To make such a request, the student should meet with their Department Chair or Academic Advisor. The AAIC counselors can assist in preparing the required forms.

Any student who is granted a waiver in a particular competency area must still complete the minimum General Education credit requirement of his/her degree program. The number of credits waived may be applied to “elective” courses in any of the competency areas at the student’s discretion, though the College recommends that this be done under advisement.

Final waivers and course substitutions will appear on the student’s academic record as a “comment” at the top.

Academic Minors

Farmingdale State College students are invited to enhance their studies with an “Academic Minor.” A minor is a cluster of thematically related courses drawn from one or more departments. In addition to department-based minors (e.g. Computer Programming & Info Systems), interdisciplinary minors are also available (e.g. legal studies). A minor is considered to be an optional supplement to a student’s major program of study. Only students in Baccalaureate degree programs can apply for minors. A minor consists of 15 to 21 credits. At least 12 of those credits must be in courses at the 200 level or higher. Students are only permitted to take more than one minor with the appropriate written approval of their curriculum Dean.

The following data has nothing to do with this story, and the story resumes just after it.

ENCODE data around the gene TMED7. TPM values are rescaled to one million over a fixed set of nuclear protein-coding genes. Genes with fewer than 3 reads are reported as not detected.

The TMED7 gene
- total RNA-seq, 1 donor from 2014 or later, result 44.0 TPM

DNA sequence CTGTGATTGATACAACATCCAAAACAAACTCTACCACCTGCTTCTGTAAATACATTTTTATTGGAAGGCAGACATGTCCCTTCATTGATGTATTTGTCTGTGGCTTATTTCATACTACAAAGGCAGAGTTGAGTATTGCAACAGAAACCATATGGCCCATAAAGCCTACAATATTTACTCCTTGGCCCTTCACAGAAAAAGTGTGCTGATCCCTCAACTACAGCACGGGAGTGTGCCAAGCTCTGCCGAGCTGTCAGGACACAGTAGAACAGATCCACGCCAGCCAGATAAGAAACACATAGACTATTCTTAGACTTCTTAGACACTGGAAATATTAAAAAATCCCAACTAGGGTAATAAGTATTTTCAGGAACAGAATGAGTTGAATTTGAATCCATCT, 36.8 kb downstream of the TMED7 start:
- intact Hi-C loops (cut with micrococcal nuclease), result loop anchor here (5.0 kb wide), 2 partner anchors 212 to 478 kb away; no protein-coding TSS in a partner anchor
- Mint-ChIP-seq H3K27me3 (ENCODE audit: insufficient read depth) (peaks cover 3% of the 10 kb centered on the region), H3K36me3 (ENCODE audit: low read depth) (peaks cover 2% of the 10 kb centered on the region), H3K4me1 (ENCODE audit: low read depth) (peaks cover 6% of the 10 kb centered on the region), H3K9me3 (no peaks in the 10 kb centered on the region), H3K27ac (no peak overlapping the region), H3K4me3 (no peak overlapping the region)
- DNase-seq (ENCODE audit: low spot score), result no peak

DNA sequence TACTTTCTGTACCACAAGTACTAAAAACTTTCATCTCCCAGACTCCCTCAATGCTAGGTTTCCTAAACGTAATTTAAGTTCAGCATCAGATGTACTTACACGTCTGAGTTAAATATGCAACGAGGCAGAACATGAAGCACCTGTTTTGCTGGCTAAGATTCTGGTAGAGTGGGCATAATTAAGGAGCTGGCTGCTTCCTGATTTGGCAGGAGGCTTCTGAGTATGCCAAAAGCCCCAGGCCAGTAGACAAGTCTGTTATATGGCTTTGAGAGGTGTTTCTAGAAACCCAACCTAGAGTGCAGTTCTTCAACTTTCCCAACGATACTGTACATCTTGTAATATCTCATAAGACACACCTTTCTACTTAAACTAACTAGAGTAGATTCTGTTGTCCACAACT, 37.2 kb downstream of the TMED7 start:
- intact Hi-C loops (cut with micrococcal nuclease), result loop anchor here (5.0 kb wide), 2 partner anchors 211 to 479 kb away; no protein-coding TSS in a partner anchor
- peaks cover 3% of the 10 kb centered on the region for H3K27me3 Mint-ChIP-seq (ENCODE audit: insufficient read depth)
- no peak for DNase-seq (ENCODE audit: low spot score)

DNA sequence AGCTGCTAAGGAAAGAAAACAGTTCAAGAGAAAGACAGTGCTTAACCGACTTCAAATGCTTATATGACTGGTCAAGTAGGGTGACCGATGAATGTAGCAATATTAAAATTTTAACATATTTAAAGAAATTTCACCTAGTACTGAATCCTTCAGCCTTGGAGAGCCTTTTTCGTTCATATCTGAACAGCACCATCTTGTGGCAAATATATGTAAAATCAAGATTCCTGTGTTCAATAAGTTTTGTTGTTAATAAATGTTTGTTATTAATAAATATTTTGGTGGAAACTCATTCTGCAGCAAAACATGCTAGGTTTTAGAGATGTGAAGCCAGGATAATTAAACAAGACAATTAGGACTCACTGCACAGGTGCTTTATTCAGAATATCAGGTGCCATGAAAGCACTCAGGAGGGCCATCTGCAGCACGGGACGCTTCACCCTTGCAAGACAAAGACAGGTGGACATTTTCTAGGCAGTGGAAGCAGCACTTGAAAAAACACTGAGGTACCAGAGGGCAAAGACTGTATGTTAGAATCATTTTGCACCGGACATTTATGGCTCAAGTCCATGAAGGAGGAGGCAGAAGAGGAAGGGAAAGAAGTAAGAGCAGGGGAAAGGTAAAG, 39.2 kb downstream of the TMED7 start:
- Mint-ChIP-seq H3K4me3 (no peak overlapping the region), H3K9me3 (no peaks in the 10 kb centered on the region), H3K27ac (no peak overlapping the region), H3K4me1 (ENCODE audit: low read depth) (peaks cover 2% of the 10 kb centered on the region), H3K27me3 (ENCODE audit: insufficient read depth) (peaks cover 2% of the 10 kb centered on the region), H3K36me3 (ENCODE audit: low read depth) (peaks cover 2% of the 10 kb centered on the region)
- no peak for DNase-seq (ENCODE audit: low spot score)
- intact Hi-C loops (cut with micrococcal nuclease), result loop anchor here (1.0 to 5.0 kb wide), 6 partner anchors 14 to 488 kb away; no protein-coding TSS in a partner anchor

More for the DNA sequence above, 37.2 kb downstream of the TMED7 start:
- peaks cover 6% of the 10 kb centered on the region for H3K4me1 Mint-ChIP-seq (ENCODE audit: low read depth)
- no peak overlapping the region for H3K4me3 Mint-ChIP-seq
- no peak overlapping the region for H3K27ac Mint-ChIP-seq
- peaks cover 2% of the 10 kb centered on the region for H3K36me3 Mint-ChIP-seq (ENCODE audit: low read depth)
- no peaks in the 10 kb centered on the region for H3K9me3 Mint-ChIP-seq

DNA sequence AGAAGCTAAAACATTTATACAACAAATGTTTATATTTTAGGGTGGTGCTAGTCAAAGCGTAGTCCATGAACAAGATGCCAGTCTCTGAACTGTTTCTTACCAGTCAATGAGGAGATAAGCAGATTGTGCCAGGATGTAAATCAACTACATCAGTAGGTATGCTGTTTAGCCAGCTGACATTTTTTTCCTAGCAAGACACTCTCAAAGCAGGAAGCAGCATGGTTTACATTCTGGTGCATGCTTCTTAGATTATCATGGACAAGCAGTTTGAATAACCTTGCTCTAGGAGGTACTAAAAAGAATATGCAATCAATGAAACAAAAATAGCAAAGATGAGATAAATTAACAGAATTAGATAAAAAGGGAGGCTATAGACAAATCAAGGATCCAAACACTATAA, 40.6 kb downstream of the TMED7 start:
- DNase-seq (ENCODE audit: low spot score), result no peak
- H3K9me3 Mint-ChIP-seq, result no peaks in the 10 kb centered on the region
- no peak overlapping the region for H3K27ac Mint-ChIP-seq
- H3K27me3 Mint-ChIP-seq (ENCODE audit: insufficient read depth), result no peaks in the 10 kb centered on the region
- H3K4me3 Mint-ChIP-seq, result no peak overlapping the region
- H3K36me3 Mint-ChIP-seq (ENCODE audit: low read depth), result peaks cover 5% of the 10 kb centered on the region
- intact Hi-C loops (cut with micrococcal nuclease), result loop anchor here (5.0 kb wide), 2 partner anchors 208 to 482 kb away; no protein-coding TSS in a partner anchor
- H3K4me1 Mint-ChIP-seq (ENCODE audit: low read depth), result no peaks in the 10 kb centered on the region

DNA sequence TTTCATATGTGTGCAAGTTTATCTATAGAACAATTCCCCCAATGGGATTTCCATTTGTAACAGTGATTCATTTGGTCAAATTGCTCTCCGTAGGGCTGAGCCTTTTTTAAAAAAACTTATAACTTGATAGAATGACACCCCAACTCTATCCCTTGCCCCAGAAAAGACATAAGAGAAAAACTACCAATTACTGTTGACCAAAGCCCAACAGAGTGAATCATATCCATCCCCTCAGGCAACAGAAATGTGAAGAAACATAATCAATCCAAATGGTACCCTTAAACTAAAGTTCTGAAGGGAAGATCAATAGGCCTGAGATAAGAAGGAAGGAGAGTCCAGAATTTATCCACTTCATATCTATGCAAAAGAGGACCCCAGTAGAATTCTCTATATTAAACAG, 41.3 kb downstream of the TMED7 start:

Students must make application for an academic minor through the department offering the minor in conjunction with the Office of Auxiliary Enrollment Services. Specific course work must be determined in consultation with a faculty member in the department offering the minor. A statement of successful completion of each academic minor will appear on the student’s transcript at the time of graduation.

Minors Department
Applied Mathematics Mathematics Department
Aviation Administration Aviation Department
Aviation Flight Aviation Department
Biology Biology Department
Business Management Business Management Department
Chemistry Chemistry Department
Computer Programming & Information Systems Computer Systems Department
Economics History, Economics, & Politics Department
English Literature English/Humanities Department
History History, Economics, & Politics Department
Italian Studies Modern Languages Department
Latin American Studies Modern Languages Department
Legal Studies Business Management Department
Management Information Systems Computer Systems Department
Middle Eastern and Islamic Studies History, Economics, & Politics Department
Organizational Leadership Business ManagementDepartment
Ornamental Horticulture Ornamental Horticulture Department
Politics History, Economics, & Politics Department
Sociology Sociology/Anthropology Department
Sport Management Sport Management Department
Web Development Computer Systems Department
Women, Gender, and Sexuality Studies Sociology/Anthropology Department
Academic Honor Societies

Alpha Phi Sigma